CELEBRATING 28 YEARS OF SINGLES GOLF IN AMERICAChicago Chapter - American Singles Golf Association - August 2020Stay healthy and safe andhope to see you on the linkssoon!Susan Herman - 08/31/2020Joanne Jacobs - 08/31/2020Ken Kusumoto - 08/31/2020 Alice ZyksAbout Our Members(THIS REPORT RAN 08/09/2020)President’s MessageHi!Can’t believe it’s Augustalready! Covid-19 has madethe 2020 season unique, but thankfully golfis a safe way to exercise and socialize withold and new friends. We’ve had somefabulous golf weather recently and greatattendance at the outings. Check the calendar on the website or the e-blasts forupcoming outings and details on how tosign up – don’t wait too long or you’ll endup on the waiting list.Thanks to everyone who volunteered tohelp Marie coordinate the outings, and toTom U. and Tim D. for running the Chicago Challenge and Club Championship.Happy Birthday to these members:Marie Bush - 08/28Michael Colligan - 09/04Ann Engelmann - 08/23Kathleen Gallo - 08/17Paul Gentile - 08/17David Halper - 09/06Robert Lewandowski - 08/08Robert Ptak - 08/29Margaret Quinn - 08/21Jeanne Schneeberger - 08/04Gregg Straley - 08/07Joe Torcivia - 09/15Ruth Wiechmann Browne - 08/17These members are up for renewal:(date shown is last day of membership)Marie Di Virgilio - 08/31/2020Upcoming Multi-Chapter Events (see SinglesGolf.com/events)ASGA National is slowly working towards a multi-chapter event forthis year, however, contracts have not been signed but we are“penciled-in” with anticipation of signing soon. Details out soon*: Reunion in Pinehurst—Arrive Sunday, Nov. 8, depart Wednes-day, Nov. 11. Package includes 3 nights’ stay, 2 rounds of golf, 3breakfasts, welcome reception and 3 dinners. Bringing in the New Year 2021—Arriving in Florida on Sunday,January 3, departing January 6. Looking at locations now. Webelieve we’ll get some great rates as traditionally the crowds returnhome after the New Year’s vacationers return home. Stay tuned.* All events subject to change once contracts have been signed.Welcome newest members:Jennifer Bender - Joined 07/29/2020Eugene Keefe - Joined 07/22/2020Michaelene Lewand - Joined 07/30/2020Sheila Ramacci - Joined 06/18/2020These members recently renewed:Christine CoyneDavid HalperRobert LewandowskiThese members did not renew theirdues:(date shown is date membership expired)Patrice Al-Saden - 07/31/2020Bernadette Glass - 07/31/2020Mari Lou McCann - 06/30/2020Seth Porter - 06/30/2020Madelon Silgalis - 07/31/2020Raymond Vogel - 06/30/2020Our chapter currently has 76 members.Next MeetingTBDMeeting LocationTBDOur Chapter Website: www.ASGAChicago.orgMeetup Website: https://www.meetup.com/ASGAChicago/(See next page for list of officers and board members.)National OfficeOffice Hours: 9:00am to 2:00pm, M-F (Eastern)National Office: 980-833-6450 or 1-888-GOLFMATEGo to www.SinglesGolf.com/MyAccount to make changes to youraddress, phone, etc. To join or renew your dues, go towww.SinglesGolf.com/joinSingles Golf is a registered trademark of ASGA, Inc.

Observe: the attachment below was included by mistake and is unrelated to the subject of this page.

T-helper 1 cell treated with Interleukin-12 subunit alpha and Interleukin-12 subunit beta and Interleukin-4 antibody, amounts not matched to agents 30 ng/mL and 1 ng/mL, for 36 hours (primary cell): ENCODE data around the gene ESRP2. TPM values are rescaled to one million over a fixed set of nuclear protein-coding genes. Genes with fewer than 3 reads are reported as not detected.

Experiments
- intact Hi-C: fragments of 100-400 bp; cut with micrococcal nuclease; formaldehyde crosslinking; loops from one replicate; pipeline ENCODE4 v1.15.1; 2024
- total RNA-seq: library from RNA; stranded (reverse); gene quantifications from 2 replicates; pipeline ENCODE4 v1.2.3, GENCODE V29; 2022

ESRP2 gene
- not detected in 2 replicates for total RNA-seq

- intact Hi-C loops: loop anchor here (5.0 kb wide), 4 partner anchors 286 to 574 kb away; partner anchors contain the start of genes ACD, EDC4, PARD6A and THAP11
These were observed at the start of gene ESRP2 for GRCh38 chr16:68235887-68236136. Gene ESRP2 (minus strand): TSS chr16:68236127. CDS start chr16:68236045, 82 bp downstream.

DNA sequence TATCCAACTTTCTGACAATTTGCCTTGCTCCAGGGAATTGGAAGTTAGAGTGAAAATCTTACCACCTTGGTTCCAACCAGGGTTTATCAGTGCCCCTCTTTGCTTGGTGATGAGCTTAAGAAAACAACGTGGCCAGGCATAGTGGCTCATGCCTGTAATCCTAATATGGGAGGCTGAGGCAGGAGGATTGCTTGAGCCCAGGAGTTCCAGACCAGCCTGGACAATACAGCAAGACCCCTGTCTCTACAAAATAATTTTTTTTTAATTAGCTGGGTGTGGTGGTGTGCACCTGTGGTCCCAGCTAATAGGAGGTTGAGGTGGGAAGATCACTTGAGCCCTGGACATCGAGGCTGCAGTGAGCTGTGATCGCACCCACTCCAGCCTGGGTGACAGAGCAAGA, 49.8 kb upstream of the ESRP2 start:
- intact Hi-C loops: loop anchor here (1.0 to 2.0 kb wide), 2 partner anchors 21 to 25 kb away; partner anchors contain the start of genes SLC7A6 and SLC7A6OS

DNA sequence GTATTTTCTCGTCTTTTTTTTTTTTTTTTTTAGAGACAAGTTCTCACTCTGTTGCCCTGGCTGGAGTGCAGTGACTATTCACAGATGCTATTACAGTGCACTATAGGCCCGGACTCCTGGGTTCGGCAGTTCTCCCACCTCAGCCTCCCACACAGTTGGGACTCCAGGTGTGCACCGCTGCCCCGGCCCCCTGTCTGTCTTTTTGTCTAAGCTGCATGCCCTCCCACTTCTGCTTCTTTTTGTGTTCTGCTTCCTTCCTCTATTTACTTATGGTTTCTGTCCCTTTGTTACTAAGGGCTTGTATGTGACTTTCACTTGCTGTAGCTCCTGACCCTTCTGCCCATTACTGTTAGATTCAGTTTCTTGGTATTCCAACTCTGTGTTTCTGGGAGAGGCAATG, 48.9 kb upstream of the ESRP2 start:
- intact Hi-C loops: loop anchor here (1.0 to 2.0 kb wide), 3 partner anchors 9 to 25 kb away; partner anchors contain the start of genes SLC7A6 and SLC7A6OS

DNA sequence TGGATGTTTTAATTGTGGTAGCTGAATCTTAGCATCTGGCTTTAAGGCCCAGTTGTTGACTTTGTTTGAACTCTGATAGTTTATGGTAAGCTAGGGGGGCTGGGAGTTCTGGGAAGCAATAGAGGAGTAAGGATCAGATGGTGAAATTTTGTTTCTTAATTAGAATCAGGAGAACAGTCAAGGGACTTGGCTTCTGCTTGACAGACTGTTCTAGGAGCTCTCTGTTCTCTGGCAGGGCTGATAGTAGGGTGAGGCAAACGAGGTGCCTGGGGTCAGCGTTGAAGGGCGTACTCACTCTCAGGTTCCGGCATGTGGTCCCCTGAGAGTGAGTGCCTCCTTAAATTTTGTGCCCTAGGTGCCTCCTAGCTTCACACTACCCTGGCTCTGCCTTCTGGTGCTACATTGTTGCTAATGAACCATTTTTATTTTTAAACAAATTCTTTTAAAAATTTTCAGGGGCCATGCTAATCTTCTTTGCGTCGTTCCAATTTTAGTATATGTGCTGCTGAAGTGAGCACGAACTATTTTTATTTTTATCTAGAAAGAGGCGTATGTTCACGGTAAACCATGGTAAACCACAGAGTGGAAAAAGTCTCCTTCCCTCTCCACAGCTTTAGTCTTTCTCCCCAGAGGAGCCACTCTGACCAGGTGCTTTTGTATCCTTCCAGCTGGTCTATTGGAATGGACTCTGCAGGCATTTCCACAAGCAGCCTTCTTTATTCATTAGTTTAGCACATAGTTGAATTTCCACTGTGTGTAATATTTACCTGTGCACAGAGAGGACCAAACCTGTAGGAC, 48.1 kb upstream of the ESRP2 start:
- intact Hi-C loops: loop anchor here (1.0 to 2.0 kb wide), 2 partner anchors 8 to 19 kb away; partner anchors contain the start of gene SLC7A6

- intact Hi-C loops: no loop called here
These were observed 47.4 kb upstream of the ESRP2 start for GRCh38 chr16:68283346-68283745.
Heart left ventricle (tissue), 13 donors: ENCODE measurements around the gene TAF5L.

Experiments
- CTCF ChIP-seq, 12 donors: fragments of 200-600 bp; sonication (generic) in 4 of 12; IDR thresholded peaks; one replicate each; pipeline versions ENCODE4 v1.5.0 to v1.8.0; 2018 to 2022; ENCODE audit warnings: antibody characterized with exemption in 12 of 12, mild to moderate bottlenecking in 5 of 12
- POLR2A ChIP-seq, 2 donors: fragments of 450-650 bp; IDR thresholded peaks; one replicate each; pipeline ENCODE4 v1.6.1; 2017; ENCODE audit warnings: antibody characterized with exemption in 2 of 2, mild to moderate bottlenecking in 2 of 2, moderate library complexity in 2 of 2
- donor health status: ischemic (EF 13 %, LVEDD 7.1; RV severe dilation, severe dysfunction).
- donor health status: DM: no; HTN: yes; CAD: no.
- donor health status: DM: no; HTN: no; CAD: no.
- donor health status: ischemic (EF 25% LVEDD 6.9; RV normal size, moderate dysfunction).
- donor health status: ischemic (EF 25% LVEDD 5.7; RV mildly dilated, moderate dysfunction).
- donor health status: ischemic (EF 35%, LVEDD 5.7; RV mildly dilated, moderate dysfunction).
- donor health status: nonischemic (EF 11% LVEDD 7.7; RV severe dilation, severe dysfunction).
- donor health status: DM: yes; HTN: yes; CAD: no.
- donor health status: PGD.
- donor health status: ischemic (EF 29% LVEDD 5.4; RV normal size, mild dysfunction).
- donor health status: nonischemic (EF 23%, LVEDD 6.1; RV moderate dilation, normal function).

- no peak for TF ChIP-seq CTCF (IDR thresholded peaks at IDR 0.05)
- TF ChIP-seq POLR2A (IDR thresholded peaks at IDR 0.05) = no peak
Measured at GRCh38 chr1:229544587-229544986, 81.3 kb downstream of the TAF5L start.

Chicago Chapterof theAmerican Singles Golf AssociationPresidentAlice [email protected] Chair MessageA big thanks to all who have stepped up to coordinate an outing this season. Ithas taken a lot of weekly work off my plate and is making for an enjoyable rest ofthe season. We have outings lined up through the first weekend in October, withjust a couple outings left that could use a coordinator. See the list below of upcoming outings.We’ve had some really good turnout for many of the courses we’ve played over the lastcouple months. With everything going on these days, I’m so thankful we can still enjoy thegame. It’s great to see our friends on the course and on the patios and decks afterward toshare a drink or a bite to eat. Come out and join us! Marie Bush, [email protected] Aug 8Ravisloe Country ClubSSun Aug 9Bowes CreekNWCathy HillSat Aug 15St Andrews - ChampionshipWTim DowlingGolf ChairpersonMarie BushSun Aug 16St Andrews - ChampionshipWTim DowlingSat Aug 22Chevy ChaseNCindy PausicSocial ChairpersonKathi BrownSun Aug 23ArrowheadWJudy JohnsonSat Aug 29Bollingbrook Golf ClubSKurt KupitzSun Aug 30Mt ProspectNWSharon MeyerSat Sep 5Steeple ChaseNWKathi BrownSun Sep 6Orchard ValleyWDeb BackmanSat Sep 12Calumet Country ClubSSun Sep 13Prairie IsleNWCindy PausicSat Sep 19Palatine HillsNWDeb BackmanSun Sep 20SanctuarySColleen NelmsSat Sep 26CantignyWKate DudleySun Sep 27Deerpath Golf CourseNSat Oct 3Sun Oct 4Glencoe Golf ClubRuffled FeathersNSChairman of the BoardRuth Wiechmann BrowneSharon MeyerMembership ChairpersonRichard [email protected] ChairpersonsCindy PausicKathy HendricksonSecretaryChristine CoyneTreasurerDeborah BackmanLegalRobin RashWebmasterTim RyanSixteen golfers came outfor a mid-week round atMistwood on July 15. However, mother nature dealt us a few boltsof lightening, closing the course as wewere about halfway through. Rainchecks were given out and we've given itanother go on Wednesday, Aug 5. Coordinator: Marie BushNineteen golfers played Stonewall Orchard on July 18. Happily, the weather cooperated.Forecasters predicted partly cloudyskies, 96 degrees and high humidity.However, a storm in Wisconsin brought asteady breeze from the north and a hightemp of “only” 86 degrees. Robin Rash,our only walker, especially appreciatedCoordinatorSherry BradysColleen Nelmsthis. One golfer, who prefers to remainanonymous, chipped in on 17 for a birdie.More luck than skill, the chip shot came inlike a rocket and would have sailed acrossthe green, but the ball hit the flagstick anddropped decisively into the cup. Anothergreat golfer said they shot a 42 on thefront and the back. Additionally, the staffwas friendly and helpful. However, theytook it upon themselves to put out proximity markers. The unsanctioned-contestwinners were: Cathy Hill (#9 women’sproximity), Greg Mieczynski (#17 men’sproximity) and Marie Bush (#18 longestputt). Winners received admiration andbragging rights but no coupons. Mostplayers enjoyed a beverage on the patiooverlooking the 18th green after the round.Coordinator: Marie DiVirgilio